When playing Rainbow Six Siege, did you ever think that this would make a pretty interesting solo or PvE game? Well, here it is! Tom Clancy’s Rainbow Six Extraction!
Zombies! Or rather, archaebacteria.
With bizarre aliens appearing on Earth, it’s time once again for a strike team to save the world – or at least America. The nature of the enemy is unclear, so much of the background plot revolves around research and figuring out the enemy’s modus operandi. The archæans are dangerous and unknown creatures, so the only real opposition to them is the Rainbow Strike Team and their REACT unit, brought to life by Tom Clancy. First impressions of the game were positive, and the release does not disappoint with longer play.
The archæans have intruded on a few sites in the US, but have managed to isolate them into limited research areas. Opponents will attack those who dare to enter with force, so instead of laboratory pencil pushers, only highly-tuned commandos will be allowed into the areas. And even they can be easily killed if the soldiers aren’t careful. The action takes place either solo or online in teams of three. Group rhyming is not mandatory, as the difficulty level is dynamically scaled according to the number of players.
Each location has three randomly selected areas, which contain a variety of tasks ranging from triangulating positions to installing different sensors or killing enemies. The first area is always the easiest, at the end of which soldiers can either move on to the next, more difficult area or limp home in a rescue helicopter. The experience points you pick up increase as you progress, but health does not return between sub-areas. So, rather than taking unnecessary risks, it’s safer to limp home and catch your breath when you’re half dead.
Floating into the canvas isn’t terminal, as friends can revive the operator – plus the character can be equipped with a self-resuscitation spike. Even a whole team going limp or going solo won’t result in final defeat, as the soldiers’ basic equipment includes stasis foam, which preserves the body in a coma, waiting to be rescued in the next mission. After the rescue, the experience points accumulated are restored, but even if the rescue mission fails, the character returns to the infirmary having lost the experience.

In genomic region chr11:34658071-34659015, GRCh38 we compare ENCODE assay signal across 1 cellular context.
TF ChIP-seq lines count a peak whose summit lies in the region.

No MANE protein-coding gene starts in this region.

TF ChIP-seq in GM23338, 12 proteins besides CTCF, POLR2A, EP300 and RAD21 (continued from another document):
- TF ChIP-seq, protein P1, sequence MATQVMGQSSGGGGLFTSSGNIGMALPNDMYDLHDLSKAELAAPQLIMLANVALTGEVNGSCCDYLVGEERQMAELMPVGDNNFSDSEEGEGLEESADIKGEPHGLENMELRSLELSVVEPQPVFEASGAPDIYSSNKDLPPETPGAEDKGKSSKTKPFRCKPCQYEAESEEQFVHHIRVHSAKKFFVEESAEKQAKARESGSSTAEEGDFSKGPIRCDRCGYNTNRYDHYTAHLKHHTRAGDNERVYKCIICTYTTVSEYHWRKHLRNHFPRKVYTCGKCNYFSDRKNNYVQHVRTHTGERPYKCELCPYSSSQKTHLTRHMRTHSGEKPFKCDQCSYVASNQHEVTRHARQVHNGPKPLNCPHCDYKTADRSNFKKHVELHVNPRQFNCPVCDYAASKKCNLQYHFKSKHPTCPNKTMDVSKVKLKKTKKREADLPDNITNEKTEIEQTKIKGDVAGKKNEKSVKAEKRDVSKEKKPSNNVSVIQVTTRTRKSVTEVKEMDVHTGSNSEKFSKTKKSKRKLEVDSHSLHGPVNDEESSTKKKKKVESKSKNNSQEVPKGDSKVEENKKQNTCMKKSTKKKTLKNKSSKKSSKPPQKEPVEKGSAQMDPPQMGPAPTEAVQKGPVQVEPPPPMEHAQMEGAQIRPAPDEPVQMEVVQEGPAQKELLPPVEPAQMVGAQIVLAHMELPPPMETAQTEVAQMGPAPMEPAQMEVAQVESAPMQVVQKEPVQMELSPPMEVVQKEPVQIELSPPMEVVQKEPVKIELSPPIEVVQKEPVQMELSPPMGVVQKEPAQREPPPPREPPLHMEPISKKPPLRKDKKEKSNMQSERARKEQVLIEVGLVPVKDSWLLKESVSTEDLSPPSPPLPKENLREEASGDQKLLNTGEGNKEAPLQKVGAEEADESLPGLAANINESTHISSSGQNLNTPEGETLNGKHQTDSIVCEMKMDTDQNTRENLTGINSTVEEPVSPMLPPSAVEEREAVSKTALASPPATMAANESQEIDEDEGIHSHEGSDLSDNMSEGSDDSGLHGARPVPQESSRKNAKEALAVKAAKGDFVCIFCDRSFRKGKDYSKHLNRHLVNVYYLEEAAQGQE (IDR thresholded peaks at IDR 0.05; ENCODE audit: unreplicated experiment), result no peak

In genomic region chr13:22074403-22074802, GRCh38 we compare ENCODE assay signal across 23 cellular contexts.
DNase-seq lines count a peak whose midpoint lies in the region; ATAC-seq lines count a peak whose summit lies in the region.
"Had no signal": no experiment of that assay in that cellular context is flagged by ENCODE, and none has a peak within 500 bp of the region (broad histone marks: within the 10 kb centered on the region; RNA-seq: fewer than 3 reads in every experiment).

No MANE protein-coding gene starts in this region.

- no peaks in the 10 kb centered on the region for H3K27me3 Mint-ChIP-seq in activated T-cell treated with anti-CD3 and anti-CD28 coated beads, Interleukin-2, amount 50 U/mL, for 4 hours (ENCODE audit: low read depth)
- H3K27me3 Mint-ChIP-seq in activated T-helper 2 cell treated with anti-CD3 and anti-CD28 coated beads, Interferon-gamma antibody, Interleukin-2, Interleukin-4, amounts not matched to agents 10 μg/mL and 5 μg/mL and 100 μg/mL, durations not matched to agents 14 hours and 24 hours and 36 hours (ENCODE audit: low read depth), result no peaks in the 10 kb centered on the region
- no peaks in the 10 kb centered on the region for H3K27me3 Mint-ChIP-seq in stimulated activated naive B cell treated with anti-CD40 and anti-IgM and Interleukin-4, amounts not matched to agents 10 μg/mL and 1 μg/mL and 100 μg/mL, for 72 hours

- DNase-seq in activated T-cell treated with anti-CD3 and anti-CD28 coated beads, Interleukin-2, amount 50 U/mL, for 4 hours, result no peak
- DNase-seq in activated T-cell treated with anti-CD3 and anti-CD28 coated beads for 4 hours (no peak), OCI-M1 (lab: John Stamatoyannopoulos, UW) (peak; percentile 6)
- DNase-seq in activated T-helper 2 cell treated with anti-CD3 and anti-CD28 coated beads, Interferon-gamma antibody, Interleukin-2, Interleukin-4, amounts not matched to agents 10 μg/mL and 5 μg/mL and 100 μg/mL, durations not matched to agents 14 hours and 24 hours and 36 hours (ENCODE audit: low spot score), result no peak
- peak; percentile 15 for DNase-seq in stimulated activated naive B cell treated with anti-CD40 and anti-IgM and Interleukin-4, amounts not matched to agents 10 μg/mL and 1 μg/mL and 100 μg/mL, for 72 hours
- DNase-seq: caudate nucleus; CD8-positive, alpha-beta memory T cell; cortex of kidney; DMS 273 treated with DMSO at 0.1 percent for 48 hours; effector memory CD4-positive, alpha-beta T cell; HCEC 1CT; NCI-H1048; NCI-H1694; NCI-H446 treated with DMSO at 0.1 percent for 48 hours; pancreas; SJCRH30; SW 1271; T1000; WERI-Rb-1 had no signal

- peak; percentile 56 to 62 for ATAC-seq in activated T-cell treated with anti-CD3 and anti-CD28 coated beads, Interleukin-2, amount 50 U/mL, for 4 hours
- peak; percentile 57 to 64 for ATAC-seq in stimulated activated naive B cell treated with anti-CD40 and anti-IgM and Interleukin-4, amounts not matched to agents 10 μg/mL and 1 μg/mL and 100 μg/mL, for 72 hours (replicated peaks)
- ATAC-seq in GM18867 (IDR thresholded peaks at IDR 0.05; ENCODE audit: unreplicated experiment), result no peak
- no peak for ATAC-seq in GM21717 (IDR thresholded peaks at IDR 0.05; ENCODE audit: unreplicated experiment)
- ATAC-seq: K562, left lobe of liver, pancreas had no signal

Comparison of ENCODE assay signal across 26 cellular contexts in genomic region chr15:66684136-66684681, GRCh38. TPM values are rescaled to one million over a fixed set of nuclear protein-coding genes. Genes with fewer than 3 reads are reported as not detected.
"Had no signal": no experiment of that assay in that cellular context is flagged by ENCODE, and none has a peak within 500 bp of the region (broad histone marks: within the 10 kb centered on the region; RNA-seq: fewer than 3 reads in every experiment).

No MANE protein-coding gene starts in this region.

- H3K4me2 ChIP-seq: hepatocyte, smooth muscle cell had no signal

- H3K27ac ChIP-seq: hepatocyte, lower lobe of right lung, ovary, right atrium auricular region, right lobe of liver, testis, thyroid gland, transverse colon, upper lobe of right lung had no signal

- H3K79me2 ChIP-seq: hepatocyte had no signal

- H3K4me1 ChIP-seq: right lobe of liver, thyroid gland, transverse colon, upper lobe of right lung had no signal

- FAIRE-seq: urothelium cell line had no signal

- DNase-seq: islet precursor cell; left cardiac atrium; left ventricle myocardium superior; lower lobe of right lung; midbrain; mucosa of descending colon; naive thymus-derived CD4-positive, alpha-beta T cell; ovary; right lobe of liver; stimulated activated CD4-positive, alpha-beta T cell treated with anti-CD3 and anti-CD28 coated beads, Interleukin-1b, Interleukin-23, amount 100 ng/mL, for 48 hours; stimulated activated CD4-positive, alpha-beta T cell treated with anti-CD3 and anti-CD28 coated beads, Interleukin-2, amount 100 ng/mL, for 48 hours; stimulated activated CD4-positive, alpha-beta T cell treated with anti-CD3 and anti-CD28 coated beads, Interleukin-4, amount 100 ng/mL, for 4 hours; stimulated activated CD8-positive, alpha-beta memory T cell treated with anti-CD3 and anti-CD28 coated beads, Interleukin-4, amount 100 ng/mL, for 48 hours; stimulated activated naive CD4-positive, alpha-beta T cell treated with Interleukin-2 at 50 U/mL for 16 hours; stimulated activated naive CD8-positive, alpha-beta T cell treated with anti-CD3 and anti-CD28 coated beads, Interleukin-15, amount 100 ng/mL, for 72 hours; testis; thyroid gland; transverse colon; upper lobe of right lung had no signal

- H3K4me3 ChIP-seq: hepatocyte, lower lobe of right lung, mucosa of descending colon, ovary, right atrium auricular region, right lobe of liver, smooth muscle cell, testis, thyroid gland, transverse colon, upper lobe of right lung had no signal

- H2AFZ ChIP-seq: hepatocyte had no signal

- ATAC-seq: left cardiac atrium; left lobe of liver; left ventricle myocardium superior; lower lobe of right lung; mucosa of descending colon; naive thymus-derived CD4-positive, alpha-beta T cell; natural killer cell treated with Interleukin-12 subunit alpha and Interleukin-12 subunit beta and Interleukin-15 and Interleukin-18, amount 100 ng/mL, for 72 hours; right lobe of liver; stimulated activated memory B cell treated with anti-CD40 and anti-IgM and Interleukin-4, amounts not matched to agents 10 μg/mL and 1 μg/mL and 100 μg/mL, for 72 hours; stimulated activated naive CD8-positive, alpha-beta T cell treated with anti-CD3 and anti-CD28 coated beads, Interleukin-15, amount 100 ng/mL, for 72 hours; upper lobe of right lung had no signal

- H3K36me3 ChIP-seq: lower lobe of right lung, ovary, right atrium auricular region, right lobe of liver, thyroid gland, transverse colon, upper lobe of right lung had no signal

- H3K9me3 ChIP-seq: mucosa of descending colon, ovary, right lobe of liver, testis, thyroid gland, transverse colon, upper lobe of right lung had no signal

There is a wide variety of operators, but often a large part of the team is either handcuffed, lost in the foam or at least in poor health. After all, a character’s health will be restored at the end of the mission. If an operator’s health falls below halfway, he or she becomes convalescent and unavailable for action. Incapacitated characters must start the mission without full health. Health is only restored with new missions, so the rotation of different characters is cleverly built around the sickness mechanism.
Don’t forget the silencer
But what about the action itself? The atmosphere will be familiar to those who’ve played Siege. Combat is tactically slow, with health dripping quickly from both enemies and operators. Everyone is equipped with a main and side weapon, a grenade, an accessory and a character-specific special item. Some characters are clearly more useful than others, with doctors and operators with scanners being particularly popular – and of course always on the sick bay.
Missions can be completed at a brisk pace by rushing through them, but smart players will sneak through slowly to the finish line. The field is full of sleeping nests, easily eliminated with a few shots or a knife. If a player manages to attract the attention of moving arch-enemies, they will activate nearby nests with a howl. The hives will then start letting out endless amounts of enemies, leaving no one to have any more fun. The birthing efforts only end when the nest is stapled.
Fortunately, there are plenty of tools for tactical advancement, from the remote-controlled car familiar from Siege to a wide variety of scanners. All operators can also see through slightly thin walls, making tight main views through crumbling walls feel almost like a cheat. Working tightly together, the job stays under control and the archaebacteria are kept in check. Some passages are almost enjoyable, as the trio snaps the enemies to a halt and stagger to the rescue helicopter with all three missions under their belts.